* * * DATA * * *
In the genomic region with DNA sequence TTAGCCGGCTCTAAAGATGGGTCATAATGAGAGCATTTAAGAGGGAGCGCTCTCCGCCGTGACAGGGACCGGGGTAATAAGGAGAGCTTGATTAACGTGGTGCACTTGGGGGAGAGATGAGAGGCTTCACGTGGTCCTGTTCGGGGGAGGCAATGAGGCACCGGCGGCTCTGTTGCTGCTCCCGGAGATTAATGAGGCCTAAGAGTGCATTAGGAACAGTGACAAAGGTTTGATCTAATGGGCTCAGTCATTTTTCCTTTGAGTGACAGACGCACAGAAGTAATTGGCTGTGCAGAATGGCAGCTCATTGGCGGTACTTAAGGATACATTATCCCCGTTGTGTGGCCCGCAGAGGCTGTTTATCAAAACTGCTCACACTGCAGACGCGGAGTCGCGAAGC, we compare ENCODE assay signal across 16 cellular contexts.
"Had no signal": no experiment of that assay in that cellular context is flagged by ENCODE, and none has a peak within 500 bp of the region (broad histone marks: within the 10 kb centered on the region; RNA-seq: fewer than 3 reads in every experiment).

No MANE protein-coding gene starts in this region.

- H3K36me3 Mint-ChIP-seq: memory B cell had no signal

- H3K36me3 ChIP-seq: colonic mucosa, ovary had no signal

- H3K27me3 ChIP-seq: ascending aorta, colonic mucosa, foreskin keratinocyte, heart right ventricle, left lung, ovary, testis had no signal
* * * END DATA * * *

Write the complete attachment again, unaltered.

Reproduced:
In the genomic region with DNA sequence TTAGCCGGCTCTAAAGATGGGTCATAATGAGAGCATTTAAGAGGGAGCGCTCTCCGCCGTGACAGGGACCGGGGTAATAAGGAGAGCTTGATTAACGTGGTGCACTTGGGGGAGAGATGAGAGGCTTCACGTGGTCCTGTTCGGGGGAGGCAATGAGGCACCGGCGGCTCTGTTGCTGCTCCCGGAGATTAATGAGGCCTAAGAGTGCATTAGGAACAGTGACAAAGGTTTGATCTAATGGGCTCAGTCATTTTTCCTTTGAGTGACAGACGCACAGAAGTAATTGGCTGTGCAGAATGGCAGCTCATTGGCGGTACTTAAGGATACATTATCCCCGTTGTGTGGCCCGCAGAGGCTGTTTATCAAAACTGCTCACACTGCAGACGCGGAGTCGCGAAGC, we compare ENCODE assay signal across 16 cellular contexts.
"Had no signal": no experiment of that assay in that cellular context is flagged by ENCODE, and none has a peak within 500 bp of the region (broad histone marks: within the 10 kb centered on the region; RNA-seq: fewer than 3 reads in every experiment).

No MANE protein-coding gene starts in this region.

- H3K36me3 Mint-ChIP-seq: memory B cell had no signal

- H3K36me3 ChIP-seq: colonic mucosa, ovary had no signal

- H3K27me3 ChIP-seq: ascending aorta, colonic mucosa, foreskin keratinocyte, heart right ventricle, left lung, ovary, testis had no signal